Tags Public health crisis
Tag: public health crisis
Ever closer to providing high quality and comprehensive healthcare available to every person, Black Lives Matter Global Network Foundation endorses Medicare for All Act of 2021 introduced by U.S. Reps. Pramila Jayapal and Debbie Dingell.
A perception shift is emerging due to deliberate indifference perpetrated upon citizens by those in power, which this country has witnessed in the criminal behavior in the Flint Michigan Water Crisis. Whereas ignorance and propaganda by those in power convinced citizens that those behind bars are “the worst of the worst,” we are learning that this narrative has been a tactic to distract and the truth is that the “worst of the worst” are more frequently those we entrust to protect our health and wellbeing.
Incarcerated people are vulnerable to severe illness due to COVID-19, and the pandemic is spreading rapidly in prisons, jails and detention centers because of lack of health care and adequate access to basic necessities, such as soap and disinfectant.
San Francisco – Healthcare workers sent an open letter with over 750 signatories to California Gov. Gavin Newsom on the morning of July 27 urging immediate action to reduce the state prison population to mitigate the spread of COVID-19. The signers condemn the recent COVID-19 outbreak at San Quentin State Prison as a “public health crisis that impacts not only those Californians who are currently experiencing incarceration, but all of us.”
San Francisco – San Francisco County jail has seen a 40 percent increase in positive COVID-19 cases since June 18, 2020. This surge prompted a broad coalition of prominent entities to send a joint letter to the San Francisco Superior Court, urging it “in the strongest possible terms” to restore the zero bail policy in San Francisco to help reduce the jail population during the ongoing pandemic.
San Francisco – Disproportionately Black homeless residents may face massive police enforcement due to a settlement reached between the City of San Francisco and UC Hastings College of Law, which compels the City to “employ enforcement measures” for those who do not accept shelter placements or safe sleeping sites – yet provides less than 10 percent of homeless residents with such offers.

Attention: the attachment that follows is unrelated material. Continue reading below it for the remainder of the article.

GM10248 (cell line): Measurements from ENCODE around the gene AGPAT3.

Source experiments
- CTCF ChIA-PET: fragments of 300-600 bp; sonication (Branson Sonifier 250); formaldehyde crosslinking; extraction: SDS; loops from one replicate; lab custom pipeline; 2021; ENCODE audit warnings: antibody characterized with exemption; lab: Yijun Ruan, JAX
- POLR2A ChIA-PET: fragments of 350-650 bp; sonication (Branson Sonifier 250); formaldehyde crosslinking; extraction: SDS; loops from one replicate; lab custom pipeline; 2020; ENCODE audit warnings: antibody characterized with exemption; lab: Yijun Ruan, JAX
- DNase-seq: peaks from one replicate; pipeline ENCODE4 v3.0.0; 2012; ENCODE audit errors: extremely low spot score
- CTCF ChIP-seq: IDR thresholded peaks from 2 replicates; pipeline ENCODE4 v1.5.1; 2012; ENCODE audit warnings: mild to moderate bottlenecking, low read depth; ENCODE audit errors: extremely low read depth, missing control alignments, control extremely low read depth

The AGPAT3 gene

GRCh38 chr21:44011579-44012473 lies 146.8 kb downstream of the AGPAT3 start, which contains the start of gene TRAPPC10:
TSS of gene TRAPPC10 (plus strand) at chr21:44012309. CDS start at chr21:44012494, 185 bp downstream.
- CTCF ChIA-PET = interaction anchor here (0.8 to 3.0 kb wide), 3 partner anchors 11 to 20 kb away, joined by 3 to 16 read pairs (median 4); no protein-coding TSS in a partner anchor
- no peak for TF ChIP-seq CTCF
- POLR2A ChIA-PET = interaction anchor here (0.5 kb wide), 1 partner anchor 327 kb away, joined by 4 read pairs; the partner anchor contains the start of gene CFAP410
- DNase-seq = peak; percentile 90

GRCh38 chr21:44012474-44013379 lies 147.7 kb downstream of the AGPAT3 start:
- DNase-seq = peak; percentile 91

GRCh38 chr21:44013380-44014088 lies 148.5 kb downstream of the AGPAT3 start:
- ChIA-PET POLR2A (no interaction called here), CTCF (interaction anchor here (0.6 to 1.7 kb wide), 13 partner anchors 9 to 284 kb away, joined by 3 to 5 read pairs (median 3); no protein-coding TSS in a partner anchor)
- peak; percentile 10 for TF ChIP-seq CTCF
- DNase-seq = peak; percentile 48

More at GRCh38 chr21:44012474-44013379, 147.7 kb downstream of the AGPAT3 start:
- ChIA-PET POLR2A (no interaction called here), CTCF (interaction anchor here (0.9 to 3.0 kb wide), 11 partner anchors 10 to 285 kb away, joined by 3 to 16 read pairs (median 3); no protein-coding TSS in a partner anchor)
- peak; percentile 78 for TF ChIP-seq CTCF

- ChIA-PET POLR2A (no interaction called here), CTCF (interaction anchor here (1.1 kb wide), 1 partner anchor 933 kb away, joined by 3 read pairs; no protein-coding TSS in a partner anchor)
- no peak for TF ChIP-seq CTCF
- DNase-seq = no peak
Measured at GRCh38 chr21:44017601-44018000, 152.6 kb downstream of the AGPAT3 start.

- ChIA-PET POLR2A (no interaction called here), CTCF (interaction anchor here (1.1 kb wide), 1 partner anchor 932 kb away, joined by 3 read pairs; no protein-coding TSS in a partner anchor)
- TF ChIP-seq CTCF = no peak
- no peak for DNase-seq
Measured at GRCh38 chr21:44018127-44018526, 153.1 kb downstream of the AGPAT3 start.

The United States Navy is not a public health organization. It is a military organization complicit in an exploding public health crisis at the Hunters Point Shipyard in San Francisco, California. Yet, with no evidence-based human health risk data to support its pronouncement, the Navy is the lead voice in a deafening echo chamber of government officials, health department representatives and mainstream media outlets who absurdly claim no risk to public health or harm to residents, workers or the environment has occurred due to dangerous redevelopment activities on a federal Superfund site!
San Francisco is home to the former Hunters Point Shipyard. Once called “the world’s greatest shipping yard,” it was declared a federal Superfund site in 1989, defined by USEPA as “one of the nation’s most contaminated lands.” Contaminated by radioactive and toxic waste from decades of military and industrial use, including toxic metals, PCBs, radionuclides, pesticides and volatile organic compounds. Numerous studies document Southeast SF is burdened by adverse health impacts due to cumulative exposures to toxic air pollution, carcinogens and industrial waste.
The Concerned Network of Women partnered with the United Council of Human Services, governed by Gwendolyn Westbrook and Dr. Betty McGee, to issue hand warmers and hot chili to homeless people. On New Year’s Eve, we visited the homeless living under the Cesar Chavez Freeway exit. While under the freeway, we witnessed an eviction notice dated Dec. 29, 2016. Evicting the homeless serves little purpose, other than further implying that homeless people have no human and/or civil rights. Here is one solution: Bring services to the encampment, not locks and chains.
Now picture this: a human being entombed in his or her bathroom 22½ hours out of the day for 10 to 40-plus years straight with absolutely no environmental stimulation or social contact with another human being. CDCR has taken the position that there is nothing wrong with these dehumanizing living conditions. But we’re curious to know what do the people think about this?
Among many startling findings by legal scholar Michelle Alexander, former director of the ACLU's Racial Justice Project here in the Bay Area, is this: There are more African Americans under correctional control today – in prison or jail, on probation or parole – than were enslaved in 1850, a decade before the Civil War began.